Speaking of “used,” did you ever notice how everything is pre-owned now? Cars are pre-owned, homes are pre-owned, electronics are pre-owned. According to Cialdini, that’s because the word “used” has a negative connotation of wear and tear.

Savvy writers and marketers know the best way to set the persuasive stage is to reduce negative connotations with less charged vocabulary.

To persuade someone with a new idea, it’s best to use metaphors so they are prepared for fresh concepts. (Source)

Employ the one literary device that keeps people hooked

Imagine for a second, you’re a content marketer who has been tasked with keeping the reader glued to a web page until the very end of the article.

One of the ways you can keep people on the page would be to write about a topic that everyone is interested in. You know that people are always interested in new diets. However, when you write about the new diet pill, Diet Free, you find the time spent on page doesn’t change in your favor. In fact, it seems that people spend less time reading your topic and more time skimming it. While your article does get double the shares on social media, you have a decrease in time spent on page by 25%.

What to do? It’s possible you have not accounted for your audience’s short attention span. It’s common knowledge that people have shorter attention spans due to social media. So if you don’t get a reader’s attention right away and keep it, the reader is bound to leave the page. The result is the search engine thinks your content is of lower quality.

Then you hit on the perfect solution to keep people engaged and reading more.

Cialdini explained he used this literary technique when teaching university courses and suggests that writers use it as well. In his course, he would present a topic as a mystery to hook his students so they would pay attention to the very end (and it also resulted in more retention of material).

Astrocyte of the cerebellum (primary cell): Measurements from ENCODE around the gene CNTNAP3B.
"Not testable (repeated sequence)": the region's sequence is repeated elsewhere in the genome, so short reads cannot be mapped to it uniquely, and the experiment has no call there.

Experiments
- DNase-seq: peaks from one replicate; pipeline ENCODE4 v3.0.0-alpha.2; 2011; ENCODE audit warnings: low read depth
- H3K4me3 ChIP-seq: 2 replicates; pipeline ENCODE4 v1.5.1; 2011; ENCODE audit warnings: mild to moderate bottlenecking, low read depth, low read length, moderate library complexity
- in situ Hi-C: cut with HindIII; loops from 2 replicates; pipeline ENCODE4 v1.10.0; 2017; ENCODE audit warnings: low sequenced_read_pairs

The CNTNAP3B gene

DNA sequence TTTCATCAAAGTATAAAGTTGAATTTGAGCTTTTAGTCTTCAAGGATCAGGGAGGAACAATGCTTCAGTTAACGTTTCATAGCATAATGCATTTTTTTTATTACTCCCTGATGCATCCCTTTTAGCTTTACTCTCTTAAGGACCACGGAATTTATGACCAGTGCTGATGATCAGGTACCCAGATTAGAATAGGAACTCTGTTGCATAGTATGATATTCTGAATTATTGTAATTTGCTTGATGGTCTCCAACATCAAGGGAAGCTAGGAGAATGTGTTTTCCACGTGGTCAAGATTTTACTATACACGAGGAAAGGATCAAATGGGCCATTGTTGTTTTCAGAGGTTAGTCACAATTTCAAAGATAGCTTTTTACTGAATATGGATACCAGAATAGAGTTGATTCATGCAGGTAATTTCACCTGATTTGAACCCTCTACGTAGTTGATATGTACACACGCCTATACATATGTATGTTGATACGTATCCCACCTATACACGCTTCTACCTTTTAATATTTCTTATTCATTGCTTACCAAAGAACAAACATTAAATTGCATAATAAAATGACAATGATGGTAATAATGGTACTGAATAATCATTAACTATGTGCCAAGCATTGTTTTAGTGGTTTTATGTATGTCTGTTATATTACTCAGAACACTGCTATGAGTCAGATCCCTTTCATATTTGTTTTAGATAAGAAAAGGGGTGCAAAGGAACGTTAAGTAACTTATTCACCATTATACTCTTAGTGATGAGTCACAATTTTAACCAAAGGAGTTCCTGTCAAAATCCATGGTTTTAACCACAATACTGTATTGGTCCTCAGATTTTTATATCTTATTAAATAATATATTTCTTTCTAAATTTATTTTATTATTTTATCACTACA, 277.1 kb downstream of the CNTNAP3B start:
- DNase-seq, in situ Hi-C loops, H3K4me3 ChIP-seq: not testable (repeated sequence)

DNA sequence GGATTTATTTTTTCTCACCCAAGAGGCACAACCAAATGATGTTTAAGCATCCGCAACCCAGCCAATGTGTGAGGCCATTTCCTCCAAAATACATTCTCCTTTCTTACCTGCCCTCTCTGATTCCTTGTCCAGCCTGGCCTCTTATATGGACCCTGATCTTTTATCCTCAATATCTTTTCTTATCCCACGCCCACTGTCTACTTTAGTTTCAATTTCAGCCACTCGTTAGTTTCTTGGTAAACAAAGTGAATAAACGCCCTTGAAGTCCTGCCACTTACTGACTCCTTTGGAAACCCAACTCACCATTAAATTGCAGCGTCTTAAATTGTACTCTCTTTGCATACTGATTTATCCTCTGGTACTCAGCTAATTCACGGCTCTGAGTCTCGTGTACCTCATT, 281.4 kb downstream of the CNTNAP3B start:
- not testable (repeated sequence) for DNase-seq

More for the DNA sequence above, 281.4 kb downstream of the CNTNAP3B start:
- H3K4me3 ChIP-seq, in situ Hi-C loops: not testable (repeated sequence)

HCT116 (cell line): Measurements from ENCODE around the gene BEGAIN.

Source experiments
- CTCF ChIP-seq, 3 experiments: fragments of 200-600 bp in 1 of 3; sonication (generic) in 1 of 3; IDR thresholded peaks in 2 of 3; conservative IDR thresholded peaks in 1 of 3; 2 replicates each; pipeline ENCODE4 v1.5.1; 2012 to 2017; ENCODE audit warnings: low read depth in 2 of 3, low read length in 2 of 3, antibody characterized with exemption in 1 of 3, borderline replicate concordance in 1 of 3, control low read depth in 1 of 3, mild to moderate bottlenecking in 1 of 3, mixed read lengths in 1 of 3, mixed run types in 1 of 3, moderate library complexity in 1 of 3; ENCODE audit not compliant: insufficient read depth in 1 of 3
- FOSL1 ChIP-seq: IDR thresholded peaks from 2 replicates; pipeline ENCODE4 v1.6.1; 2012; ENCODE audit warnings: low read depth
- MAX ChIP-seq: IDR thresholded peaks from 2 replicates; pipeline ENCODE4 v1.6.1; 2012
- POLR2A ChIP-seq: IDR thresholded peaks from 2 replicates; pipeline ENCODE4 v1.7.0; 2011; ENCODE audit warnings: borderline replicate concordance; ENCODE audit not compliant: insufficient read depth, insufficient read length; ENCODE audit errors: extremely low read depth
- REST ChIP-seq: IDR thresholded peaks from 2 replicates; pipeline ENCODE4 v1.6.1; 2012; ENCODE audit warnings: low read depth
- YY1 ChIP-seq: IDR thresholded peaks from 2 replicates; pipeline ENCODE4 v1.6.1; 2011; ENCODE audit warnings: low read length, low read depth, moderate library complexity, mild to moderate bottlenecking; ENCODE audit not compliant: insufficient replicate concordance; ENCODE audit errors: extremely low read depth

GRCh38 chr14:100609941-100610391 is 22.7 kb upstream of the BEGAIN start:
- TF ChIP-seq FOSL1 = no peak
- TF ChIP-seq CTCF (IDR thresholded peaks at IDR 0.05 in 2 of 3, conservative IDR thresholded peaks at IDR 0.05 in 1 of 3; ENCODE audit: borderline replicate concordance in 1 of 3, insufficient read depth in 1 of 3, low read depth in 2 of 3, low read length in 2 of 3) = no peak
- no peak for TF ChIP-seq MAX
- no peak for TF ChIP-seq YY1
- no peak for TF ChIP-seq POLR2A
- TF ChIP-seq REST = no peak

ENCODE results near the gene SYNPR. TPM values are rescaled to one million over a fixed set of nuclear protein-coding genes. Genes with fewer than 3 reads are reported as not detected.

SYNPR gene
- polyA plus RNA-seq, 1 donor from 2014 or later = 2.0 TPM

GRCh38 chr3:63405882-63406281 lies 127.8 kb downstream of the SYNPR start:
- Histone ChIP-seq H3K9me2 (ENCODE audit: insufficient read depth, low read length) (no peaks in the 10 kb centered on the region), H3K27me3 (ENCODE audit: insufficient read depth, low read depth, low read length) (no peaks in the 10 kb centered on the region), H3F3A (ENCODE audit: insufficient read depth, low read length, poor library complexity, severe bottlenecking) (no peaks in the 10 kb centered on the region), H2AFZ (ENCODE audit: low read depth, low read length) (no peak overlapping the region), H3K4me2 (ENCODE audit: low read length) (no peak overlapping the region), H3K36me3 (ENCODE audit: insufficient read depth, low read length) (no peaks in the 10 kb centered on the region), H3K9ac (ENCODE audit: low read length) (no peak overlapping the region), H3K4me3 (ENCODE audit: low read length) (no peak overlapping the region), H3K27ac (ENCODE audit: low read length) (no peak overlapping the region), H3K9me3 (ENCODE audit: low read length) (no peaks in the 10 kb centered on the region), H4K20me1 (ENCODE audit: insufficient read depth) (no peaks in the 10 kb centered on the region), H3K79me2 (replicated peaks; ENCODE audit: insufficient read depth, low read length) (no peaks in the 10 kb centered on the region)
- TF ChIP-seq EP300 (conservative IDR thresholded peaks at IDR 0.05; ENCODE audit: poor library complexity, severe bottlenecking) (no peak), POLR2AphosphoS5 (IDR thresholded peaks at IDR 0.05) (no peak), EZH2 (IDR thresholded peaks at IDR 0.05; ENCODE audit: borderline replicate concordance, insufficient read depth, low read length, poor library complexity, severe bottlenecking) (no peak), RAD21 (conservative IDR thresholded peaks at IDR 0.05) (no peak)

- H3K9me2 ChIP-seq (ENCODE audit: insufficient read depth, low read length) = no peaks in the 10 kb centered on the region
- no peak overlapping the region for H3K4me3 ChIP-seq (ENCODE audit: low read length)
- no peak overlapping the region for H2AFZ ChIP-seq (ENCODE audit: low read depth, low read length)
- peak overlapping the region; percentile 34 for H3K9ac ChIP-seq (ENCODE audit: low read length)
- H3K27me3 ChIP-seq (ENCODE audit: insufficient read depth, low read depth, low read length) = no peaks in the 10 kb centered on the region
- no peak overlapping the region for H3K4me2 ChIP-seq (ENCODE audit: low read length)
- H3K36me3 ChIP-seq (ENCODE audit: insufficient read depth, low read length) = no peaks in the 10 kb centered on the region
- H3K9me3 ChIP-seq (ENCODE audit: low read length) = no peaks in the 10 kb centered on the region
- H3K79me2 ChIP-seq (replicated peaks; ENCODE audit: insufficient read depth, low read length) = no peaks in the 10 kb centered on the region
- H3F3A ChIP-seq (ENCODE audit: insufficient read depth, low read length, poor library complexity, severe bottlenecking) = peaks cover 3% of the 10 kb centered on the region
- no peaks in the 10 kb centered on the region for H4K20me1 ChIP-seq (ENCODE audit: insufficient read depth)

The mystery method is not complex. I used it in the first few paragraphs of this section. You describe a state of affairs that seems perplexing, offer a problem that cannot be solved easily, explain mitigating factors, but don’t provide closure until the very end.

DISCLAIMER: This article expresses my own ideas and opinions. Any information I have shared are from sources that I believe to be reliable and accurate. I did not receive any financial compensation in writing this post, nor do I own any shares in any company I’ve mentioned. I encourage any reader to do their own diligent research first before making any investment decisions.

Ken is the Senior Vice President and Chief Learning Officer at BigSpeak. Ken's main focus is marketing and partnering with Fortune 1000 clients to create specialized consulting programs with effective leadership development objectives. Ken is also responsible for BigTechnology, an initiative to develop best-of-breed learning management systems for BigSpeak's clients. Ken's background includes working with KPMG as a technology and management consultant, co-founding a technology company (cloud computing), co-founding an international, vertically integrated manufacturing company and working as Executive Vice President at a boutique asset management firm charged with operating real estate and hospitality assets. Ken holds a Ph.D. in Organizational Leadership from the University of California, an M.B.A. from Babson College and earned his B.A. in Communication and Applied Psychology from the University of California.